Purpose: To examine the contribution of neighborhood, household, and individual factors to socioeconomic inequalities in sports participation in a multilevel design.
Methods: Data were obtained by a large-scale postal survey among a stratified sample of the adult population (age 25-75 yr) of Eindhoven (the fifth-largest city of the Netherlands) and surrounding areas, residing in 213 neighborhoods (N = 4785; response rate 64.4%). Multilevel logistic regression analyses were performed with sports participation as a binary outcome (no vs yes); that is, respondents not doing any moderate- or high-intensity sports at least once a week were classified as nonparticipants.
Results: Unfavorable perceived neighborhood factors (e.g., feeling unsafe, small social network), household factors (material and social deprivation), and individual physical activity cognitions (e.g., negative outcome expectancies, low self-efficacy) were significantly associated with doing no sports and were reported more frequently among lower socioeconomic groups. Taking these factors into account reduced the odds ratios of doing no sports among the lowest educational group by 57%, from 3.99 (95% CI, 2.99-5.31) to 2.29 (95% CI, 1.70-3.07), and among the lowest income group by 67%, from 3.02 (95% CI, 2.36-3.86) to 1.66 (95% CI, 1.22-2.27).
Conclusions: A combination of neighborhood, household, and individual factors can explain socioeconomic inequalities in sports participation to a large extent. Interventions and policies should focus on all three groups of factors simultaneously to yield a maximal reduction of socioeconomic inequalities in sports participation.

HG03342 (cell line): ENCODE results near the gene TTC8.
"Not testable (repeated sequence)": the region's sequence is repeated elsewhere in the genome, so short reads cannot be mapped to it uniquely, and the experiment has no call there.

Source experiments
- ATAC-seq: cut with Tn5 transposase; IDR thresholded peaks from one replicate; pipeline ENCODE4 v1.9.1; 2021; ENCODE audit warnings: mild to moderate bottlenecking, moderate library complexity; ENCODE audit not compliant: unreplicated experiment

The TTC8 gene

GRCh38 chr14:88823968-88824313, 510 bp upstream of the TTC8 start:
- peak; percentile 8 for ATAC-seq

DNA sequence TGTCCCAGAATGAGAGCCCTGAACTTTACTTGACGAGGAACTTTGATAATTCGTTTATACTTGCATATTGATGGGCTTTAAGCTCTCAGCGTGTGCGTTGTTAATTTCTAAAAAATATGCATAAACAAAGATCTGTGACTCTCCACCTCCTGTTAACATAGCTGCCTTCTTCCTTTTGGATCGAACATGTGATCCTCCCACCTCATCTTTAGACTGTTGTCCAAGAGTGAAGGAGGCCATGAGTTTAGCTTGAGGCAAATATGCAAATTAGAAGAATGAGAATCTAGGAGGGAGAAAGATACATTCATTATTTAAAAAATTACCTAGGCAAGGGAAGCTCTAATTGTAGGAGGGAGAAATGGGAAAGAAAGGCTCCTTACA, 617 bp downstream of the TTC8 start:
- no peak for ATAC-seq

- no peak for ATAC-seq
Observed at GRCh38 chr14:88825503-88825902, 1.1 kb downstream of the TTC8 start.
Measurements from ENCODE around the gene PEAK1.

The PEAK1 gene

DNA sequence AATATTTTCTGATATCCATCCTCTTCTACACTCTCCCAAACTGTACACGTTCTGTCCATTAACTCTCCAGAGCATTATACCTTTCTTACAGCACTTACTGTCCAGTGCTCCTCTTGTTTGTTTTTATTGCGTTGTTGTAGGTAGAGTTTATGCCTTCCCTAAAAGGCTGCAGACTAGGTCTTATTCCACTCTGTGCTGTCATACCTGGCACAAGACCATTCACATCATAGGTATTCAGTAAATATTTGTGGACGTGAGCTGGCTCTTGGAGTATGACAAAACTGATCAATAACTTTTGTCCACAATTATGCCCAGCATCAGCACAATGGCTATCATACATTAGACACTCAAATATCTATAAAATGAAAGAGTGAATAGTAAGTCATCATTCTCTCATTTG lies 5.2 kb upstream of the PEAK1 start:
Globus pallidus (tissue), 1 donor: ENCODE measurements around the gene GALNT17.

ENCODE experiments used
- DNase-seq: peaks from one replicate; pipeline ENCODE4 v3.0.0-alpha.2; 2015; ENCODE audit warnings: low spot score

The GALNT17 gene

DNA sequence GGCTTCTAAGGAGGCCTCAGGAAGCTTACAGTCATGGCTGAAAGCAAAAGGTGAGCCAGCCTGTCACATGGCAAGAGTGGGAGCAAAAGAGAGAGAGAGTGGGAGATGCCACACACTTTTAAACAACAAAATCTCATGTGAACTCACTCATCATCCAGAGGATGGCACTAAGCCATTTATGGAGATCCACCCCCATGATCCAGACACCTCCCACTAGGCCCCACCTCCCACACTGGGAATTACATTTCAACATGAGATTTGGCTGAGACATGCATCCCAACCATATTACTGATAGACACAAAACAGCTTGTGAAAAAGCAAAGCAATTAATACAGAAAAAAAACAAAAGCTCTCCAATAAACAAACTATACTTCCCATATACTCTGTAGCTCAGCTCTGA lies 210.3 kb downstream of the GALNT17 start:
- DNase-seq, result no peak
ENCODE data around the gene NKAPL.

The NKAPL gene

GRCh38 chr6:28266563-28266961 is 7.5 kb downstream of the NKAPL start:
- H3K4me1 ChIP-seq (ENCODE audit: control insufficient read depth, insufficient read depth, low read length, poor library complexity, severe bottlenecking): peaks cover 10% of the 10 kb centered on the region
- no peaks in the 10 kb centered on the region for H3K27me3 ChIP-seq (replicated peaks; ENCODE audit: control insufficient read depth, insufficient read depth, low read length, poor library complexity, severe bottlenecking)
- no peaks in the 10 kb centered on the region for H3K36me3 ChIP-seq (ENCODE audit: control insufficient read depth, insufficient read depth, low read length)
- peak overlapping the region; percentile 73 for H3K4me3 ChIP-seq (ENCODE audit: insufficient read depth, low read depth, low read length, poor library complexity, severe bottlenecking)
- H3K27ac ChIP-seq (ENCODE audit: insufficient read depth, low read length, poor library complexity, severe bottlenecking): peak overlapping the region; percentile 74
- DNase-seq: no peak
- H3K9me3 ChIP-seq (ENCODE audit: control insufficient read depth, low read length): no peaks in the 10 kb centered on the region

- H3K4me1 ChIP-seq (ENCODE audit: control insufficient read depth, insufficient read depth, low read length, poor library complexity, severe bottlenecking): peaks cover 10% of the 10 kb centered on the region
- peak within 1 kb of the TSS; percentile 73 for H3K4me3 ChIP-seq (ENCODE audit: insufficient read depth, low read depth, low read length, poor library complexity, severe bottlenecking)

1Department of Public Health, Erasmus University Medical Centre, Rotterdam, THE NETHERLANDS; 2School of Public Health/Institute of Health and Biomedical Innovation, Queensland University of Technology, Brisbane, AUSTRALIA; 3Department of Psychiatry, University Medical Center Groningen, Groningen, THE NETHERLANDS; and 4EMGO Institute, VU University Medical Center, Amsterdam, THE NETHERLANDS
Address for correspondence: Carlijn B. M. Kamphuis, Department of Public Health, Erasmus University Medical Centre, PO Box 2040, 3000 CA Rotterdam, The Netherlands; E-mail: firstname.lastname@example.org.
Submitted for publication April 2007.
Accepted for publication August 2007.